In a writing class I taught in the late 1990s, a student told me she was driven to write. “I have stories to tell,” she said, “and I have to get them down on paper.” Another added, “I read everything I can get my hands on and am always thinking of how I can turn ideas into stories.” I like both of these statements, because I think they hint at what it is to be a writer—an avid reader, an obsessive word-weaver, and a story hunter. Here I am this morning pounding the keyboard when I could be doing something else—messing about in my flowerbeds, reading a novel, watching an old movie, sewing or crafting (I've re-discovered macrame!), or taking a long walk—all activities I enjoy. Instead, I’m looking at the monitor as my fingers weave ideas. I realized long ago the computer monitor is really the public, my audience. I know good writers are adept at many skills, but most important I think is identifying audiences and imagining conversations with them. When my students get stuck on their writing assignments, I tell them that writing is, at its simplest, a conversation on paper. Who are you talking with? Why? What is it you feel the need to tell them? Pretend they’re interested in what you have to say and are asking questions and adding their comments. Believe that what you have to say is important and detail it without a hammer. (Nobody likes being hit in the head with a hammer.)

Those high school and college papers I wrote so long ago, marked up with corrections and comments by teachers, all had something in common. A positive comment I frequently received was: “You target your audience well.” Long before I became a professional writer (meaning I'm paid for my work), I understood the importance of knowing who I was talking with and how to speak with them. There are other skills necessary beyond ID of audience, of course, but the listeners are critical to successful writing.

How do we learn to ID audiences and speak directly to them? I think an appetite for reading is part of the process, along with a great desire to talk about the ideas discovered in a reading, either on paper or with others, and glean the message. Translating that message into something new and useful, even if just for entertainment's sake, is satisfying. Reading generates ideas, but it also brings familiarity with good writing. It's instructive if you're willing to think about how the author presents it. The old adage about imitation being a form of flattery is true, but imitation is an excellent tool for developing writing skills, including audience sensitivity.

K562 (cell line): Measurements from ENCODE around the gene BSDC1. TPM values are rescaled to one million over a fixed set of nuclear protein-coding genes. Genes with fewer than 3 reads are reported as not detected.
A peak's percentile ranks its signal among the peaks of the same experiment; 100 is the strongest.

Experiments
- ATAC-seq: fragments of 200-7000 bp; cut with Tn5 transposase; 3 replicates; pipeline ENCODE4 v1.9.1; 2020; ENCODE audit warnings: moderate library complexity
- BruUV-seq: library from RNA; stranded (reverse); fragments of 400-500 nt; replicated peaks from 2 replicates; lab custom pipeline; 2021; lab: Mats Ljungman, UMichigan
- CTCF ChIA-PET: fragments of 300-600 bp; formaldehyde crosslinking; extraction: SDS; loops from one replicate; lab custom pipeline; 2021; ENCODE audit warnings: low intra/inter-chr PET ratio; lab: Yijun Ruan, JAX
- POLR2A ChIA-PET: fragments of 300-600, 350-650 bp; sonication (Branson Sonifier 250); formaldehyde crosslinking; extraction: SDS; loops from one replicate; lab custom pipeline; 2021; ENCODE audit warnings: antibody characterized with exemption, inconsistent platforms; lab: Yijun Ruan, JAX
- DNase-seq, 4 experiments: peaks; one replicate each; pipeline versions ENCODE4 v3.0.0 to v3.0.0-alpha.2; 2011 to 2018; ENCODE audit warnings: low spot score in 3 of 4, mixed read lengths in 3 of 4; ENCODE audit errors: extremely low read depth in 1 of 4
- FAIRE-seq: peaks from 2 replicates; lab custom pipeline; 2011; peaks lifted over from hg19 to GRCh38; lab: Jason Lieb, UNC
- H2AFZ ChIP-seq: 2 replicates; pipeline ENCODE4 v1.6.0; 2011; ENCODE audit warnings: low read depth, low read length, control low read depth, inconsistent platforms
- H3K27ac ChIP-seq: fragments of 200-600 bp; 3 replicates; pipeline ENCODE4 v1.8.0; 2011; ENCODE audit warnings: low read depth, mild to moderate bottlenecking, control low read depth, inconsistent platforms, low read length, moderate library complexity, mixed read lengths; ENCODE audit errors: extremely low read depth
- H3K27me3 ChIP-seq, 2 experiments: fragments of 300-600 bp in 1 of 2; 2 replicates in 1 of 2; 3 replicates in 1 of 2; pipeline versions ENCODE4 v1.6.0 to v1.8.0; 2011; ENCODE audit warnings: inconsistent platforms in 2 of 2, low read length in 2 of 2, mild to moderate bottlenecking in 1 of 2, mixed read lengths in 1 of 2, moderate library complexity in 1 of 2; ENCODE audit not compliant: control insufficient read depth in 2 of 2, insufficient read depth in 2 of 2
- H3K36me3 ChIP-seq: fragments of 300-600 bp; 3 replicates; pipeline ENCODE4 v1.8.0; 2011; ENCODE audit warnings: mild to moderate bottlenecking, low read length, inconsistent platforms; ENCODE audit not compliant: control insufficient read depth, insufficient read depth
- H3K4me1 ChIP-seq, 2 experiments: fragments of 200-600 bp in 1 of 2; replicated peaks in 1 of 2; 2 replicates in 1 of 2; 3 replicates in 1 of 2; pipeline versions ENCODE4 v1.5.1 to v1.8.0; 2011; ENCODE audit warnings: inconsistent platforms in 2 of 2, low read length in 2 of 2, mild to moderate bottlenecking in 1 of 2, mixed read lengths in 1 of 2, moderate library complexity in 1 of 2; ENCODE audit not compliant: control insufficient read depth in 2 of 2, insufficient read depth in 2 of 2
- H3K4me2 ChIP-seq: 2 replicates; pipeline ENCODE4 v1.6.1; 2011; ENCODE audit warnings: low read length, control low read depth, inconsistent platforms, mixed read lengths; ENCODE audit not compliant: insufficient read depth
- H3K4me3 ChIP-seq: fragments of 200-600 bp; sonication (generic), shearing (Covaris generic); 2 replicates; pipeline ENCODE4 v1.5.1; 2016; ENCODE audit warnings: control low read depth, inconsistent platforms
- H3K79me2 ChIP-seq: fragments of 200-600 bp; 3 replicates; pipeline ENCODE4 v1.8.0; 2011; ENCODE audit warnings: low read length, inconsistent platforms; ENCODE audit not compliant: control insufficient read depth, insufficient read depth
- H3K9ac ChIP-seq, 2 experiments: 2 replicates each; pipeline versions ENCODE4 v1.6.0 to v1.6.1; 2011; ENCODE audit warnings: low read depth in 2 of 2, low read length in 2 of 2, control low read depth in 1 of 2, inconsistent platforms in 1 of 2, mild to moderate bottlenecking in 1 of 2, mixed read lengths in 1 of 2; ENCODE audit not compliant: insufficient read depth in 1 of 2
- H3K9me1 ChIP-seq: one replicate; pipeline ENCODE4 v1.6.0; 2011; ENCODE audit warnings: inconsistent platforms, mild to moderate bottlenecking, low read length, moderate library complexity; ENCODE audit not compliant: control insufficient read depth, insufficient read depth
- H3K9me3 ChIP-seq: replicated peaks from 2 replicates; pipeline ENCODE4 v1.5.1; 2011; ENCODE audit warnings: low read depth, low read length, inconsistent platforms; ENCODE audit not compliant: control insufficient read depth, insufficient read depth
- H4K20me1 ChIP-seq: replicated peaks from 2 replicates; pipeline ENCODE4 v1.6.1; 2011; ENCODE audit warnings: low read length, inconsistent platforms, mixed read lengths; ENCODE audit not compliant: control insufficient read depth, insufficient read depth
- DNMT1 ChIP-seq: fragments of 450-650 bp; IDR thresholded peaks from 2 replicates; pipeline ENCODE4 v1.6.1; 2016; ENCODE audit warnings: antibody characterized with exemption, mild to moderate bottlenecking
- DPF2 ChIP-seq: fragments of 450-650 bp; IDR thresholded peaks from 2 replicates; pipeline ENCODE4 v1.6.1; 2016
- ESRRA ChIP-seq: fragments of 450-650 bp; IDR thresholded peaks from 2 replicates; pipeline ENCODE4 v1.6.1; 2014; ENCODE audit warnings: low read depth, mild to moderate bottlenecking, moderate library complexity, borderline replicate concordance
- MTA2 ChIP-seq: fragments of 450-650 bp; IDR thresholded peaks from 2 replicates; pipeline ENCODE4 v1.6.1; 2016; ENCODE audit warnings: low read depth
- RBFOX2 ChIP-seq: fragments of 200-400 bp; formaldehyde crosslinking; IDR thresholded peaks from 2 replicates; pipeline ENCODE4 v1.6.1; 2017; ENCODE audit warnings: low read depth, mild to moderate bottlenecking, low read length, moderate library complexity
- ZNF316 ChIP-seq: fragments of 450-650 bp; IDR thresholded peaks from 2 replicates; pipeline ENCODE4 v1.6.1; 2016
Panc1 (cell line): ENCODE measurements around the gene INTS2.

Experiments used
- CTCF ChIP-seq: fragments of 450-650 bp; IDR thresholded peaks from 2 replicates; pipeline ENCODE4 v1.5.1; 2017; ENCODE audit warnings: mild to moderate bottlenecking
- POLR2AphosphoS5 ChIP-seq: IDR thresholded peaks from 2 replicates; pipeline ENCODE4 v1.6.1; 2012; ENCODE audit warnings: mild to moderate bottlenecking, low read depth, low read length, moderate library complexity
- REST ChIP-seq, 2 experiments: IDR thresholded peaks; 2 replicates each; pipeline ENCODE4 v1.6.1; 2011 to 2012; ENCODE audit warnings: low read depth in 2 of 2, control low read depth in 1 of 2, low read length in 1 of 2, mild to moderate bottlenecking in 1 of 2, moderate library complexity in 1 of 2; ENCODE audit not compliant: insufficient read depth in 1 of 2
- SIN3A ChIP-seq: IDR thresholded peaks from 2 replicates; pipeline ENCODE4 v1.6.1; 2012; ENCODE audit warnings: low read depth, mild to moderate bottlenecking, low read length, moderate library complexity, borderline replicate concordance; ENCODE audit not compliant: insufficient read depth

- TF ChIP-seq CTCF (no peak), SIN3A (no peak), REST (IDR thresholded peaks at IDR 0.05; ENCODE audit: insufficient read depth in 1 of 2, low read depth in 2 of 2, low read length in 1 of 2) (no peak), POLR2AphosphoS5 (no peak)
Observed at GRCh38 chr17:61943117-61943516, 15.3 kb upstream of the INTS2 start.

I read voraciously as a youngster and still do. I loved (and still love) characters that carried messages, mostly implied (no hammers, please). The guy pictured below is a good example, a guide I followed early in life. He now hangs in a maple tree outside my office window, a sort of inspiration on days I need a boost. I made him from a bucket and cans in honor or my favorite childhood character from Frank L. Baum’s "Wizard of Oz" tales. The scarecrow had so many wonderful things to say about choice, confidence, and brain power, not to mention the fact that goofy and clumsy is okay. For years after I first met this character in the classic Judy Garland movie and an entire summer in about 1962 spent reading Baum's Oz books on the glider on our front porch, I sought out characters who weren’t human in the physical sense but had important things to say to flesh and blood characters. Often, they were sci-fi and fantasy characters.

These days, my husband will hear me complain that all my reading seems to be targeted at specific research for a book or article or for my classes, leaving me little time for leisure reading. I still relax on porch funriture to read, in fact, but I know I don’t leisure read. I can't. I realized this long ago. Reading is an obsession for me. I do enjoy it, but every book I choose for entertainment fills me with new writing ideas and IDs new audiences. A good example is Peter Fitzsimons Batavia, a sprawling piece of historical fiction I read about a month ago that’s more fact than fiction and details the 1629 wreck of a Dutch ship on its way to Indonesia during the spice trade. The history therein sparked my interest, again, in the Dutch East India Company, in the issues with navigation before the chronometer, in the marking of Indonesian shores with navigational aids, and in the horrendous eruption of Krakatoa in August 1883, resulting in the loss of several lighthouses on Java and Sumatra. After a few weeks of research, I went to work on an article roughly titled "Krakatoa and the Loss of Light in the Sunda Strait" for my favorite audience—readers of the U.S. Lighthouse Society journal, The Keepers Log.

I like lighthouses for much the same reason I like the Oz scarecrow, robots like Gort (shown below from The Day the Earth Stood Still), talking animals like Garfield, and other anthropomorphized characters. Lighthouses speak; it’s fun giving them a voice. And...they're not so different from the Tinman and Gort.

Those characters made us think about ourselves; they had a message of welcome, warning, strength, and salvation. (Note: The modern version of The Day the Earth Stood Still spun Gort as a destructive character rather than the instructive one he truly was.)

Like the student in my writing class years ago, my antennae are always up looking for new ideas and new audiences, or looking for new ideas to entertain and educate a proven, reliable audience. It’s audience I crave. That's what drives me to write....even if that audience is myself. I think most successful writers agree.